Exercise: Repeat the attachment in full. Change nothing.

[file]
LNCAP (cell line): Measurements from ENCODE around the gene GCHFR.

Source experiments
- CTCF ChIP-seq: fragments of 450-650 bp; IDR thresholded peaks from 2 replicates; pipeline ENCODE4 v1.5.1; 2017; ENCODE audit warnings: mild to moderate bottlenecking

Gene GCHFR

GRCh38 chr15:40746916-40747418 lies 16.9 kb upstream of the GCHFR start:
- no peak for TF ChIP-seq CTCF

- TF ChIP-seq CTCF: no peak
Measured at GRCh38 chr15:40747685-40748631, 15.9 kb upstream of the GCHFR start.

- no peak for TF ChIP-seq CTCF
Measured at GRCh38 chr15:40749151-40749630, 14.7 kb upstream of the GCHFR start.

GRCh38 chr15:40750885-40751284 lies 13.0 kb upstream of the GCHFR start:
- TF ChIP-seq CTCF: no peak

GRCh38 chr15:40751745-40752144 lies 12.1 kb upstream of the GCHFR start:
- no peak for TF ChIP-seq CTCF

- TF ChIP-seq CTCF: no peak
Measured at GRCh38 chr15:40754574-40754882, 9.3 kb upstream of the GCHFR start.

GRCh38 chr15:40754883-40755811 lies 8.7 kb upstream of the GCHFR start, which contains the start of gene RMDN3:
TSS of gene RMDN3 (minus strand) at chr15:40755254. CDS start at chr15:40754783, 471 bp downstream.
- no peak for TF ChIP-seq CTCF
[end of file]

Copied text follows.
LNCAP (cell line): Measurements from ENCODE around the gene GCHFR.

Source experiments
- CTCF ChIP-seq: fragments of 450-650 bp; IDR thresholded peaks from 2 replicates; pipeline ENCODE4 v1.5.1; 2017; ENCODE audit warnings: mild to moderate bottlenecking

Gene GCHFR

GRCh38 chr15:40746916-40747418 lies 16.9 kb upstream of the GCHFR start:
- no peak for TF ChIP-seq CTCF

- TF ChIP-seq CTCF: no peak
Measured at GRCh38 chr15:40747685-40748631, 15.9 kb upstream of the GCHFR start.

- no peak for TF ChIP-seq CTCF
Measured at GRCh38 chr15:40749151-40749630, 14.7 kb upstream of the GCHFR start.

GRCh38 chr15:40750885-40751284 lies 13.0 kb upstream of the GCHFR start:
- TF ChIP-seq CTCF: no peak

GRCh38 chr15:40751745-40752144 lies 12.1 kb upstream of the GCHFR start:
- no peak for TF ChIP-seq CTCF

- TF ChIP-seq CTCF: no peak
Measured at GRCh38 chr15:40754574-40754882, 9.3 kb upstream of the GCHFR start.

GRCh38 chr15:40754883-40755811 lies 8.7 kb upstream of the GCHFR start, which contains the start of gene RMDN3:
TSS of gene RMDN3 (minus strand) at chr15:40755254. CDS start at chr15:40754783, 471 bp downstream.
- no peak for TF ChIP-seq CTCF